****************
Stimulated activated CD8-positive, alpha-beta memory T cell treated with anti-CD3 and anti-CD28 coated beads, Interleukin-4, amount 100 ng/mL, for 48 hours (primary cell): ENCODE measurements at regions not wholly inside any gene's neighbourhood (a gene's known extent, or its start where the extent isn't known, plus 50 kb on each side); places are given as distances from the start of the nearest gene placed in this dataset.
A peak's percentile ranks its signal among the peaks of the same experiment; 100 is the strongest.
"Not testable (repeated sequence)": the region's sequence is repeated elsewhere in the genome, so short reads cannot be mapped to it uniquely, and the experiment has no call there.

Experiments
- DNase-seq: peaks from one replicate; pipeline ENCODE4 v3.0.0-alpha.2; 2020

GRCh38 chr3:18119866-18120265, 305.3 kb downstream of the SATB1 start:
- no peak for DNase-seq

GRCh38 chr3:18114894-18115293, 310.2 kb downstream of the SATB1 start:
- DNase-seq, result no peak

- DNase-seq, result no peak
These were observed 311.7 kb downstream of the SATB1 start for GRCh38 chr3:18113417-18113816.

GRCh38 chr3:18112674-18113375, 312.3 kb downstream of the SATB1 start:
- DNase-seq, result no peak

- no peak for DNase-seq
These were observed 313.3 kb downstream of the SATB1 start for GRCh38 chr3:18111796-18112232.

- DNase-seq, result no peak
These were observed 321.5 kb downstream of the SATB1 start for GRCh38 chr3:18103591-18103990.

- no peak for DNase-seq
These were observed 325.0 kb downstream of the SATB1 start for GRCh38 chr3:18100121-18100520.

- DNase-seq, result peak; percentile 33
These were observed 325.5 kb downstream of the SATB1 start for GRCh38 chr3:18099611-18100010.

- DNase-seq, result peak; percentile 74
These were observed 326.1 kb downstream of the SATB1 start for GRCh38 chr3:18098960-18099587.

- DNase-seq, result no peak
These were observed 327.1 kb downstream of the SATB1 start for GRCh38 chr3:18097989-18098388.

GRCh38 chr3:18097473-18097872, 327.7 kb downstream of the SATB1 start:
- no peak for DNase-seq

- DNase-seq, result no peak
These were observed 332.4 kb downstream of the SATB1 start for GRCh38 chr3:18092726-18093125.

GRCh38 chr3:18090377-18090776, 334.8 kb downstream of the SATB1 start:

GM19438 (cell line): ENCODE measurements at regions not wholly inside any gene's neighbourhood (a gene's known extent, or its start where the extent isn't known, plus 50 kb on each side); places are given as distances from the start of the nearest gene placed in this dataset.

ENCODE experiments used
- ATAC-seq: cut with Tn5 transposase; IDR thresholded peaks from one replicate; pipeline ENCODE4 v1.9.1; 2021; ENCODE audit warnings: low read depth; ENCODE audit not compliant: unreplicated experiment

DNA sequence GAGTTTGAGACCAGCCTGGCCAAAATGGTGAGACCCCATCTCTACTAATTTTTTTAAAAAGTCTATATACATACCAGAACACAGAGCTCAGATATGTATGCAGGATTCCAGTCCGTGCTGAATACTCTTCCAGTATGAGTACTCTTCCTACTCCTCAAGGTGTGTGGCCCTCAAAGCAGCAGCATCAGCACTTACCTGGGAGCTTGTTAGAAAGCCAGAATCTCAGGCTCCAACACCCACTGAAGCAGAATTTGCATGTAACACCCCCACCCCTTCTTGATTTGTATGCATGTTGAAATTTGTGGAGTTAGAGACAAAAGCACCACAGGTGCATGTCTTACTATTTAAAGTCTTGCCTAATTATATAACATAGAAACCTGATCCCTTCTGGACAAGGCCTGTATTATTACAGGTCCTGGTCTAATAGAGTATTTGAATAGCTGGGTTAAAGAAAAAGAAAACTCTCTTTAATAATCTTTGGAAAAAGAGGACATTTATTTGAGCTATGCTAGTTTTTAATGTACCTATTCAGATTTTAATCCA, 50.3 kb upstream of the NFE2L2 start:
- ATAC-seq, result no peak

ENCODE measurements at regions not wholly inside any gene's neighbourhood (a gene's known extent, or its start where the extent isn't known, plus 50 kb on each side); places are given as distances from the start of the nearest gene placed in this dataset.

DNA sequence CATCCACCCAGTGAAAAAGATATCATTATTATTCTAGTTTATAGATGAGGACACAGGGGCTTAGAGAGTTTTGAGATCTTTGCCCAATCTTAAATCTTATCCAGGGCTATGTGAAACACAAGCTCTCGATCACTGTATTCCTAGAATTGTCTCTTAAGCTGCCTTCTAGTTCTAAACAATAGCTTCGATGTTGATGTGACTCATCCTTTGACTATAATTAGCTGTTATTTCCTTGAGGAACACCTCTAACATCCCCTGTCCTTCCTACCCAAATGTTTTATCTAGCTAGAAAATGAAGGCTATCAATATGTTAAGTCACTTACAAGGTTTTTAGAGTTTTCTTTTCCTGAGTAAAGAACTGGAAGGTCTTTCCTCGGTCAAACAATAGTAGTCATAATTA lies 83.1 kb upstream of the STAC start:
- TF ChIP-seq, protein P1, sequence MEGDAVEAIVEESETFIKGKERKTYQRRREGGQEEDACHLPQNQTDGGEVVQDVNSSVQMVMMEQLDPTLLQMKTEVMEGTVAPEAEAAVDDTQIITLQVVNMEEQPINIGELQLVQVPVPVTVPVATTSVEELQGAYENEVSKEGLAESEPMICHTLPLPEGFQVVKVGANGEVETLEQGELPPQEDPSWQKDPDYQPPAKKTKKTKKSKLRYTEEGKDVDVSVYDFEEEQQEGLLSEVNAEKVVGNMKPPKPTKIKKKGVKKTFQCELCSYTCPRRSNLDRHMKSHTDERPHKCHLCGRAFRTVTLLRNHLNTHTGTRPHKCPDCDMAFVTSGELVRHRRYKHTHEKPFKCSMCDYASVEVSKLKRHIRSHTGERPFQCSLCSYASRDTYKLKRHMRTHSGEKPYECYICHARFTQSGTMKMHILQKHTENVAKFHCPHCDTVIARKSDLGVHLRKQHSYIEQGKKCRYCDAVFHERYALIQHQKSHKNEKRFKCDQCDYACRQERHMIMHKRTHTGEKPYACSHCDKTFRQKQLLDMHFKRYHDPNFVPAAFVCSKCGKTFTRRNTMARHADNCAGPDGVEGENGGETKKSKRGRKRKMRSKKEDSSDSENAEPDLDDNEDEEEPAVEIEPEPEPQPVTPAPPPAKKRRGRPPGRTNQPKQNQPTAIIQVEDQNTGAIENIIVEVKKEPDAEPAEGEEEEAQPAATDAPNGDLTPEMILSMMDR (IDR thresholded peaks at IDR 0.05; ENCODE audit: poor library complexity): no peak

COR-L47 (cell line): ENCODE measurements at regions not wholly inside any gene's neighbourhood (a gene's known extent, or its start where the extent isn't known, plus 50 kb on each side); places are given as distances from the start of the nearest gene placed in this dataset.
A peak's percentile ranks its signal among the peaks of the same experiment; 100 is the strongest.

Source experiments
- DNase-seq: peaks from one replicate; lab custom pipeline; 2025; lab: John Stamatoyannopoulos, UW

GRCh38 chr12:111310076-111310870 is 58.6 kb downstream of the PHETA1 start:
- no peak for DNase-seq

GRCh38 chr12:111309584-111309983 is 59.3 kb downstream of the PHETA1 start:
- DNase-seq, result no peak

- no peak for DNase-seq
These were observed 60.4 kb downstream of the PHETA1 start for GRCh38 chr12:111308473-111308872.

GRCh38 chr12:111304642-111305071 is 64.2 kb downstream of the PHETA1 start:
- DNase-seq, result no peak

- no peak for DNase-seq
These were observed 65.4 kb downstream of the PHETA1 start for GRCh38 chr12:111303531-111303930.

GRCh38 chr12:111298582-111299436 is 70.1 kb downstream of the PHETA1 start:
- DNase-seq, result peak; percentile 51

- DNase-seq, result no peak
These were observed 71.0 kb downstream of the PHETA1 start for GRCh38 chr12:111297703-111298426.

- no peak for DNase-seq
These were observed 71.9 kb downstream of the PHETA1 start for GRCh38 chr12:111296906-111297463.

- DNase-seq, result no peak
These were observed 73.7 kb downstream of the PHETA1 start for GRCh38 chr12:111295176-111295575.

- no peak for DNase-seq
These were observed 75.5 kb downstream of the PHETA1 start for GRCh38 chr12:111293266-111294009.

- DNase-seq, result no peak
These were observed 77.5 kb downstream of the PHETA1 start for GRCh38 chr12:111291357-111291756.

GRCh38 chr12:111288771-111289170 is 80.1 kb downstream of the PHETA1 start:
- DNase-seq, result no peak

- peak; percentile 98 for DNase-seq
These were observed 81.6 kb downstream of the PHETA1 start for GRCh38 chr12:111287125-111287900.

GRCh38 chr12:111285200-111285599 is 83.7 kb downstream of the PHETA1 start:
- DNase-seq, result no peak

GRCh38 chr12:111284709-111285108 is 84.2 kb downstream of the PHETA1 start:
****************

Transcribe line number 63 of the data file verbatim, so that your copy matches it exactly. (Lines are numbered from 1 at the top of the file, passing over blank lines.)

- DNase-seq, result no peak